THERE are now more than 33.5 million camera phones in Britain, according to a recent survey by the Mobile Data Association. This is more than just an interesting statistic ? it means that there are 33.5 million people equipped to take a photograph or video of you in a public place and upload it on to the internet for the world to see.
Many magazines and photo agencies pay for mobile phone pictures of celebrities taken by the public. Image-sharing sites such as YouTube and Flikr, which have a user base far in excess of any tabloid newspaper, are full of videos and photographs authored by citizen paparazzi. So what can Joe Public do to stop his 15 minutes of fame becoming 15 minutes of internet shame via an unfortunate camera phone image?
The short answer is very little unless the image shows private information. From a legal perspective, there is no magic about a photograph or video taken on a mobile phone. If the photograph is original, the copyright belongs to the creator just like any other picture taken with a traditional camera. Similarly, the normal principles governing the law of personal privacy also apply. Broadly speaking, if a person takes a photograph of you in a public place there is no legal basis to prevent either the taking of the photograph or the publication of it. But this general principle is subject to some exceptions which are largely dependant upon what the subject of the photograph is doing or whether there is harassment by repeated photography.
The House of Lords held that while Naomi Campbell could not complain about photographs of her ?popping down to the shops for a bottle of milk?, she could succeed in respect of images of her leaving a Narcotics Anonymous meeting. The Campbell case is in apparent conflict with a decision of the European Court of Human Rights (ECHR) over Princess Caroline of Monaco (Von Hannover v Germany). The Princess?s right to a private life was held to be infringed by paparazzi photographs of her in public places including out shopping and cycling in a park. The English courts seem to prefer to follow Campbell rather than Von Hannover.
In June Sir Elton John failed to get an injunction to stop the publication of photographs of him on a public street wearing a baseball cap and a tracksuit. He had just got out of his Rolls-Royce and was going into the front gate of his West London home. Mr Justice Eady refused the injunction, saying that this was akin to him popping out for a pint of milk.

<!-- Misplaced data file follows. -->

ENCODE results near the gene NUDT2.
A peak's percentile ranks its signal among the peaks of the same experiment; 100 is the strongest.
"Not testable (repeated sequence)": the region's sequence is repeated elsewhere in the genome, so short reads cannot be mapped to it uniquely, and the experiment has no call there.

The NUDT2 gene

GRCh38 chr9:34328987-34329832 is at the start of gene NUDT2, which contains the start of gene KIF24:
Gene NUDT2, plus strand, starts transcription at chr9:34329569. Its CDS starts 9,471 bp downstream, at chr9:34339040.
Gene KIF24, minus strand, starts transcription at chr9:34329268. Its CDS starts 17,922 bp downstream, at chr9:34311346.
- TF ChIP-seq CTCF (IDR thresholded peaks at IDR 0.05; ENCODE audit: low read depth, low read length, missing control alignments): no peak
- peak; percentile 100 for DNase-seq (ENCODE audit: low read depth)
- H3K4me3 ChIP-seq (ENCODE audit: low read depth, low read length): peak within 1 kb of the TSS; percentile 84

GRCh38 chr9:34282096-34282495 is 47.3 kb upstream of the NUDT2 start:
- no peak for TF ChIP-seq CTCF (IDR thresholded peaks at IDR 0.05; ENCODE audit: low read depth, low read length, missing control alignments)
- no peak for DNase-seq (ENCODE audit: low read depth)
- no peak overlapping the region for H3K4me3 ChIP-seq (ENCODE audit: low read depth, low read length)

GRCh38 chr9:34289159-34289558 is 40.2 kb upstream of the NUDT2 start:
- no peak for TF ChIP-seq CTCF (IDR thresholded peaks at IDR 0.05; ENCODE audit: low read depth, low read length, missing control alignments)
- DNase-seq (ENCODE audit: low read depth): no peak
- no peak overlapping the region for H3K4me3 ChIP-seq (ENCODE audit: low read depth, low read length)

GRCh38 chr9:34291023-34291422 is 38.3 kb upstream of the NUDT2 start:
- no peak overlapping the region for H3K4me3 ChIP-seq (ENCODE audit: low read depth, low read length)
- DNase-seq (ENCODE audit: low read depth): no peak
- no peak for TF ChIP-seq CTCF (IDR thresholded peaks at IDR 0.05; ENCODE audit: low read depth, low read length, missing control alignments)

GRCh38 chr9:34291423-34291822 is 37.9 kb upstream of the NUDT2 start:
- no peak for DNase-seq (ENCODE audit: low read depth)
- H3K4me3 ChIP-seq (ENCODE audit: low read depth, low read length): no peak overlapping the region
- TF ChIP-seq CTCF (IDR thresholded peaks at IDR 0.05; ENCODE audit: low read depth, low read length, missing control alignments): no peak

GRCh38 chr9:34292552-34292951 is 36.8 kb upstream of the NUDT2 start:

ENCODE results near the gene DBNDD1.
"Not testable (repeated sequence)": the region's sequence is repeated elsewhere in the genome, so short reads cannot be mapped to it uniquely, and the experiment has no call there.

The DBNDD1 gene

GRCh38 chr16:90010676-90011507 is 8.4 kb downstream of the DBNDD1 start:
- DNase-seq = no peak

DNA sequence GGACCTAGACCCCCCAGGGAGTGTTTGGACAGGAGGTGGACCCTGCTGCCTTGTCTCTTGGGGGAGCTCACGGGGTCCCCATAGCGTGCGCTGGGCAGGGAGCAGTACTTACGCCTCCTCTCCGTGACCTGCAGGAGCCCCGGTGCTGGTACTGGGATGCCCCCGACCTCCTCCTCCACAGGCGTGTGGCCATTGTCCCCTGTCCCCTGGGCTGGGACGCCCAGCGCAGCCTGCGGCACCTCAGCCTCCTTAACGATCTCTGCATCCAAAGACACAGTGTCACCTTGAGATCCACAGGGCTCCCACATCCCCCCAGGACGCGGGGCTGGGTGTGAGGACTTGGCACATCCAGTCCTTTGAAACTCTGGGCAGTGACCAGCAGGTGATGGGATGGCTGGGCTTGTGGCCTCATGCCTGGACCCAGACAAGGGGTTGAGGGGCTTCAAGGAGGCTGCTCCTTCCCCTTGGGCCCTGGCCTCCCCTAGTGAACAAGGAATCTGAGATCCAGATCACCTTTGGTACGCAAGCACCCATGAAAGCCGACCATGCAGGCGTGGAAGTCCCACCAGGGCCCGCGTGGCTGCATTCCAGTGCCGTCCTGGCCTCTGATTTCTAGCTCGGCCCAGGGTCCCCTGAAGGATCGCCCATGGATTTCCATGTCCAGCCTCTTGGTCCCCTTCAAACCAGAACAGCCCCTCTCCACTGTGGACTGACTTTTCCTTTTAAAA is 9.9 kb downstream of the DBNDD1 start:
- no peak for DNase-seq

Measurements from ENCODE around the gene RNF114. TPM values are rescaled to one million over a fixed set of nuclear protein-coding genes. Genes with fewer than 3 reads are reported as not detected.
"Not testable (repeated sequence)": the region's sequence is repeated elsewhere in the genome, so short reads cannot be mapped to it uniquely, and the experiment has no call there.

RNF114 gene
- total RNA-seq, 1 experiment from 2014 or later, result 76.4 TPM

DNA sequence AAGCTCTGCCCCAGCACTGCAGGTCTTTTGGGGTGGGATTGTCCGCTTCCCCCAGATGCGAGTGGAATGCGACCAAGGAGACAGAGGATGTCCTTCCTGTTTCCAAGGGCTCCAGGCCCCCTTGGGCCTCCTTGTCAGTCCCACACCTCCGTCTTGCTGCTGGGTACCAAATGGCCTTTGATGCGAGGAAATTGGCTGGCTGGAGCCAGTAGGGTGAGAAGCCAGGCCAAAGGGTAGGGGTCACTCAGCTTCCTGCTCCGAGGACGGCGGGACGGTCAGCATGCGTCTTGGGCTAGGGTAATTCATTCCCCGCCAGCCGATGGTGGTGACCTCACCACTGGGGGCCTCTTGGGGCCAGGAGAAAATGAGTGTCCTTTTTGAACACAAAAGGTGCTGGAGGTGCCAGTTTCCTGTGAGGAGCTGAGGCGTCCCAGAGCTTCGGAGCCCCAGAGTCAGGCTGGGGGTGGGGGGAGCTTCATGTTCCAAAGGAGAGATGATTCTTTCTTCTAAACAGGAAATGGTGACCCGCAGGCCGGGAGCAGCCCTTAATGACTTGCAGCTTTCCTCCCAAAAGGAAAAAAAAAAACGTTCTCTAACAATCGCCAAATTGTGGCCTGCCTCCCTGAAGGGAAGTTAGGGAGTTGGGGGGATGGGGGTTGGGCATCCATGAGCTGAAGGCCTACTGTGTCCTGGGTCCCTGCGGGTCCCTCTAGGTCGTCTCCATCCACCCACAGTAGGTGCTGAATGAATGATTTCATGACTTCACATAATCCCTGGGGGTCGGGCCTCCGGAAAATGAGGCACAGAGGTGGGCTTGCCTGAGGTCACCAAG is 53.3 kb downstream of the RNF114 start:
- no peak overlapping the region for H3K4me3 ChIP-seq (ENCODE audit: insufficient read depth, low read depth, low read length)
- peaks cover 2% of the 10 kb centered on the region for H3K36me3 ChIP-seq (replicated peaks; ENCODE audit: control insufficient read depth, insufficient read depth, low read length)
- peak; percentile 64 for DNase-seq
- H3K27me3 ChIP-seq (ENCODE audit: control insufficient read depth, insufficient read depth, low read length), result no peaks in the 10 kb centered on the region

A non-celebrity may have more grounds to complain of an infringement of his or her right of privacy if the image is disseminated more widely than could have been expected. This was one of the reasons for the success of Geoffrey Peck in the European Court. He was captured on CCTV walking in a town centre with a kitchen knife and attempting suicide by cutting his wrists. Stills from footage were released by the local council and published in newspapers and on television.
The ECHR held that disclosure of the footage amounted to a serious interference with his right to respect for his private life. The distribution of the footage meant that his attempted suicide was viewed to an extent that far exceeded the exposure that would have been foreseeable to a person walking in that area.
The Press Complaints Commission code also requires that publications involving grief and shock must be handled sensitively. There may be scope to obtain an injunction if the images depict matters that would attract a reasonable expectation of privacy, such as suicide attempts, serious injuries after an accident, nudity or a visit to the doctor. But unless the image can be said to be infringing a privacy right in some way, there is little that can be done to prevent publication.
Data protection also offers little assistance unless the photograph is ?biographically significant? and more than just a record of a public appearance. The Hong Kong courts ? under a statute very similar to our own ? rejected a data protection claim by a woman who was the victim of long-lens photography in the street. Her photograph was published in an article about fashion sense with the unflattering caption ?Japanese mushroom head?. The court held that data protection was aimed at informational privacy and not a general right to personal privacy.
For those who do receive 15 minutes of shame on the internet at the hands of a citizen paparazzi, it is always worth writing to the site host or service provider requesting that it take down the image. Many will oblige. Of course, the law in this area is developing, so the position may change. But as things stand, the citizen in the public street is fair game for the mobile phone photographer.
The author has written The Law of Photography & Digital Images (Sweet & Maxwell, 2004). She is a barrister at 5RB, London